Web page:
El Dorado




lie (2) Vatican lead/led/led (2)
Inca league (3) know/knew/known
prison imprison conquistador
huge ransom find/found/found
decide promise double-cross
accuse arrange according to
excuse murder do away with him
flee let him go make/made/made
regular follow (2) pay/paid/paid
jungle countless hide/hid/hidden
rest (2) similarity get/got/got
explore obsession come/came/come
search relegate mysterious
myth exchange hide/hid/hidden
suggest discover extraordinary
archive base (2) archaeologist
guess mention square (3)
search revitalize generation
site (2) artificial remaining
legend capital (3) commission
feature satellite hold/held/held
secret pass over think/thought/thought (2)
expect location date back to
shape pass (3) believe (2)






A new lead suggests El Dorado could lie in the lands of the Incas. To them it was known as Paititi.

The legend was born when conquistadors imprisoned the Incan Emperor. In exchange for his freedom he promised a huge gold ransom.

But he was double-crossed.

Gregory Deyermenjian, Explorer: “The Spaniards has decided it was too dangerous to let him go. So they accused him of having arranged the murder of his brother — and made for an excuse to do away with him.”

According to legend his followers flee and hide the remaining gold in their jungle base.

Andrew Gough, Historian: “This is where the legend of Paititi comes from, because the rest of the ransom — it never gets paid.

And the legend tells us that it remains in the city.”

Dr. Martin Pepper, Geologist: “The lost city of Petiti has a lot of similarities with the legend of El Dorado: they could be one of the same.”

.     .     .     .     .     .     .     .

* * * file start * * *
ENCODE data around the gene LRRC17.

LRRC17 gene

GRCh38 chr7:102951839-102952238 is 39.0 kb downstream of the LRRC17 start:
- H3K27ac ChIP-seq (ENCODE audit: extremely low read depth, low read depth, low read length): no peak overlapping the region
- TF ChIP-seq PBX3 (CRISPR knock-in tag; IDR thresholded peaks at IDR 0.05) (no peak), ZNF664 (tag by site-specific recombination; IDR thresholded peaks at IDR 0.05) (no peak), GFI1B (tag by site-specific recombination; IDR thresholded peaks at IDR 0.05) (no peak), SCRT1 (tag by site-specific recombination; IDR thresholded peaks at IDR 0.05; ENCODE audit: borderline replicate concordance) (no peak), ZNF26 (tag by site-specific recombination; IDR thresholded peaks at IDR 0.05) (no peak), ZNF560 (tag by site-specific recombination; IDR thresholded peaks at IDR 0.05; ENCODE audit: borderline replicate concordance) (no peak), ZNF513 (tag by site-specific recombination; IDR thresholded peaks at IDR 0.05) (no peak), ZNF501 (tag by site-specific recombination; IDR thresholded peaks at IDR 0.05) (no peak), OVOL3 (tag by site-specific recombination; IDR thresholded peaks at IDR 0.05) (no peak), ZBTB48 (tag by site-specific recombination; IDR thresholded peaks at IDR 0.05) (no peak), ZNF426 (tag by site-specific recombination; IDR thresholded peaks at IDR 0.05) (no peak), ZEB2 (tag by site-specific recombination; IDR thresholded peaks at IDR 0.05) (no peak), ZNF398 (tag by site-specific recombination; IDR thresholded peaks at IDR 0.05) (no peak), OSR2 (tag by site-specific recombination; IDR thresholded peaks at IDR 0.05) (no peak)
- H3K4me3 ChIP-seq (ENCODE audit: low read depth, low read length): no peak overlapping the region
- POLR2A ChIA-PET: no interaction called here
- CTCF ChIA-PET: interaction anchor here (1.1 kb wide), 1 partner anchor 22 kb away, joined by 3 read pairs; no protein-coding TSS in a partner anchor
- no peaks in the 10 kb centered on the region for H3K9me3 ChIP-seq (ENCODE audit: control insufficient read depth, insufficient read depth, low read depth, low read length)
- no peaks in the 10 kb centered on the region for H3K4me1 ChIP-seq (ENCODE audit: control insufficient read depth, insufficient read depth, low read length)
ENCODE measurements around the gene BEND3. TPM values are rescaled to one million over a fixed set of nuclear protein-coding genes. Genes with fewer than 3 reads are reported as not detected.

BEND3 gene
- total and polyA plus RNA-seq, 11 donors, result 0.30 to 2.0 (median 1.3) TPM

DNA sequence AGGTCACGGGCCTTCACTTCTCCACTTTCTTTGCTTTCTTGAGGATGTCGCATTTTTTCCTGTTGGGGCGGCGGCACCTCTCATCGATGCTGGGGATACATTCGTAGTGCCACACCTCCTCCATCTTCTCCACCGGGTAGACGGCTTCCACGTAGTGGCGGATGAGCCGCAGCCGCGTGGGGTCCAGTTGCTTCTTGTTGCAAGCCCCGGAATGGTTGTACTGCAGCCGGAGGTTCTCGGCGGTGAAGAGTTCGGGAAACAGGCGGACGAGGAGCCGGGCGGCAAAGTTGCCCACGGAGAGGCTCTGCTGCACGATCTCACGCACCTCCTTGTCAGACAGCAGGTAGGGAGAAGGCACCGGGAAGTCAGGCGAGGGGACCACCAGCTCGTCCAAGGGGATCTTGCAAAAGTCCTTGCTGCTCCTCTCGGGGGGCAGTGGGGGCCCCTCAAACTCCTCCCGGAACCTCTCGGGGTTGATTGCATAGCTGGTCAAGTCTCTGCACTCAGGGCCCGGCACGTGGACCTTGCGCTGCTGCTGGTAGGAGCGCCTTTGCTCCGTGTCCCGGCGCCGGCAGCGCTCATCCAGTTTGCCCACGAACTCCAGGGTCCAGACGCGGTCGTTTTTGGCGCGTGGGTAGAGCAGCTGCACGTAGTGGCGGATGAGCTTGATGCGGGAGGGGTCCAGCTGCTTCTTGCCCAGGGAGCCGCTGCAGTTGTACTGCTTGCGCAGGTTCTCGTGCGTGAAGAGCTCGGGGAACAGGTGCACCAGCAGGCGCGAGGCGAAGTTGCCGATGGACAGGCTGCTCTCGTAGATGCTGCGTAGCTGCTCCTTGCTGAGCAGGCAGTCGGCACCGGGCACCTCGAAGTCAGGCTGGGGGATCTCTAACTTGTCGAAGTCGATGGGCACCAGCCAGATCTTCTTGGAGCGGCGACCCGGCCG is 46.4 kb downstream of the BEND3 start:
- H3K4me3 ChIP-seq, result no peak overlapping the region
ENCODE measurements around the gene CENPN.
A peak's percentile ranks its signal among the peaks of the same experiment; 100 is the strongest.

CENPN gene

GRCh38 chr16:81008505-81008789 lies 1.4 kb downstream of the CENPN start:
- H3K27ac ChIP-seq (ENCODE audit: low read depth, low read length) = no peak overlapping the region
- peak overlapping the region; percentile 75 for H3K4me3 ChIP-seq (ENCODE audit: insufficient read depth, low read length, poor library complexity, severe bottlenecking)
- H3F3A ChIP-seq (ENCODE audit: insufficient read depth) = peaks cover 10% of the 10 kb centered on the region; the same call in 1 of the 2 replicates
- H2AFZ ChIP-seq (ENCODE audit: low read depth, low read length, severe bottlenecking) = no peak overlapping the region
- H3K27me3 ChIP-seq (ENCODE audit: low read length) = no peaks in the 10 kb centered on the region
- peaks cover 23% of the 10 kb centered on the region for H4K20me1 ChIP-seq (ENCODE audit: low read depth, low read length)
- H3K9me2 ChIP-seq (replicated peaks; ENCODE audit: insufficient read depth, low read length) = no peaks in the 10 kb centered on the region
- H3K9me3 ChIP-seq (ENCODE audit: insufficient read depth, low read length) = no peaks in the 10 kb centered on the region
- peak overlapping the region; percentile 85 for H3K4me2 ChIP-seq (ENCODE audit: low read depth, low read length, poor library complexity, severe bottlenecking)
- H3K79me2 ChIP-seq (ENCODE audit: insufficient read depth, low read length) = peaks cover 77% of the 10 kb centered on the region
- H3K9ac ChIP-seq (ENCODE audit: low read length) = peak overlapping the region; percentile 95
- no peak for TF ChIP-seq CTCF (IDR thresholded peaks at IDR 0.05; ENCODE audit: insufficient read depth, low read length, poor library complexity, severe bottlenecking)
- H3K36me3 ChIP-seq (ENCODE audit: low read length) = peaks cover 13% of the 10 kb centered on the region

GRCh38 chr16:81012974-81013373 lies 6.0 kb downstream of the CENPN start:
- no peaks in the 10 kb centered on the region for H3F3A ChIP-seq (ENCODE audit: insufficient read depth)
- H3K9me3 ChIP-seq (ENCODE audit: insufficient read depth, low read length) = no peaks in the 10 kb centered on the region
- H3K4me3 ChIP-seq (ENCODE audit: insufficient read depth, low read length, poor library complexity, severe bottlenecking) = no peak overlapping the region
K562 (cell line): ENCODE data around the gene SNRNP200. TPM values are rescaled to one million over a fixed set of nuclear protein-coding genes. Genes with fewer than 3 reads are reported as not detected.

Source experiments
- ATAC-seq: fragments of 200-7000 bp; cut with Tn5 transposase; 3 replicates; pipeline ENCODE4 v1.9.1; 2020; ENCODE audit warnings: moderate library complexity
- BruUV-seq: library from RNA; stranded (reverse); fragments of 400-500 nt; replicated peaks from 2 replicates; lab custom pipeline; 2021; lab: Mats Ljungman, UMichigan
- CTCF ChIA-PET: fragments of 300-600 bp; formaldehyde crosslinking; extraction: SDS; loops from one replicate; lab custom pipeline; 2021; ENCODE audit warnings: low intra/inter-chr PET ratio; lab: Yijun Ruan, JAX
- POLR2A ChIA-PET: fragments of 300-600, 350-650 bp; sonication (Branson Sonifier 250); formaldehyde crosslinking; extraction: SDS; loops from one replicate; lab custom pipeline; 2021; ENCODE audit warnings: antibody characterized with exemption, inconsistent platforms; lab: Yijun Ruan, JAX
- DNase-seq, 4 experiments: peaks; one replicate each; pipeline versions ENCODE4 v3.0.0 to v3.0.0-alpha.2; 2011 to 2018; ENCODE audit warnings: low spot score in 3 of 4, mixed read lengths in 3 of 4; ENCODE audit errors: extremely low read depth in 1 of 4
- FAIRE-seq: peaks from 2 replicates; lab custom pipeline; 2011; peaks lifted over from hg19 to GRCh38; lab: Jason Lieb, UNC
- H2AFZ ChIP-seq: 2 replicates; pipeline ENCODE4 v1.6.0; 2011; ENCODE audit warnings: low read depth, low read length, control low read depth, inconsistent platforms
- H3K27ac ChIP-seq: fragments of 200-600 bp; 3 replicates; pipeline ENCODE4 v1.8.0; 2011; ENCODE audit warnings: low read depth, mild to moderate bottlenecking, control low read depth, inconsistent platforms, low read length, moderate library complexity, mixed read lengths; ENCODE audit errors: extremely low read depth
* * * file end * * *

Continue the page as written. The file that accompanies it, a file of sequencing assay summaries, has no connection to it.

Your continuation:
Andrew Gough, Historian: “Countless explorers have searched for the mysterious City — and the gold that is said to be hidden there.

So many explorers have looked for Paititi, and not found it that over time it’s been relegated as myth or legend.”

Then in 2001, something extraordinary is found.

Erin Lloyd Jones, Archaeologist: “A document was rediscovered in the Vatican archives dating back to 1600. It mentions Paititi by name, and says it’s seven leagues from Cusco.”

Andrew Gough, Historian: “Guess what? It’s not legend. It just might be history.”

.     .     .     .     .     .     .     .

And now a new generation of explorers is using technology to revitalize the search.

Thierry Jarmin, Explorer: “Is it an obsession? Yes. But I believe we’ve never been so close to finding this site.”

Thierry Jarmin believes the city could be hidden in the jungle north of the Incan capital, Cuzco.

In 2012 Jarmin commissioned a satellite to pass over the location he thinks holds the secret of Paititi.

Thierry Jarmin, Explorer: “We weren’t expecting to find a mountain with such regular features. We’ve actually asked ourselves if this square shaped mountain was 100% artificial or 100% natural.

Jarmin thinks this square shaped mountain is the location of the legendary city of Paititi.

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Peru. In this video, one person the narrator, spoke the whole time. Only one person spoke throughout the video. True or false?

Bolivia. Were the conquistadors good or bad men? What did they do? Were they honest?

Did the Spaniards get all the Incan gold? What may have happened to the Incan gold?

Brazil. Nobody cares about El Dorado or Paititi. Is this right or wrong? Why have many people been interested in it? Has El Dorado become famous?

Ecuador. Did researchers find a documentary video in a museum?

Chile. Explorer Thierry Jarmin used a metal detector to try to find Paititi. Is this correct or incorrect?

Venezuela. Did they find a volcano? Does Jarmin feel optimistic or pessimistic? Does he feel excited or disappointed?
Argentina. Have you heard of El Dorado? What is El Dorado? What do you think of El Dorado?

Uruguay. Are there legends of lost cities in your region or country?

Paraguay. Have there been discoveries of gold and other hidden treasures?

Guatemala. I would like to explore South America. I would like to visit South America. Yes or no?

Costa Rica. What might happen in the future?

Honduras. Should archaeologists and explorers be allowed to hunt for gold and other treasures or should they be left alone?

El Salvador. What should people do if they find lost treasures?

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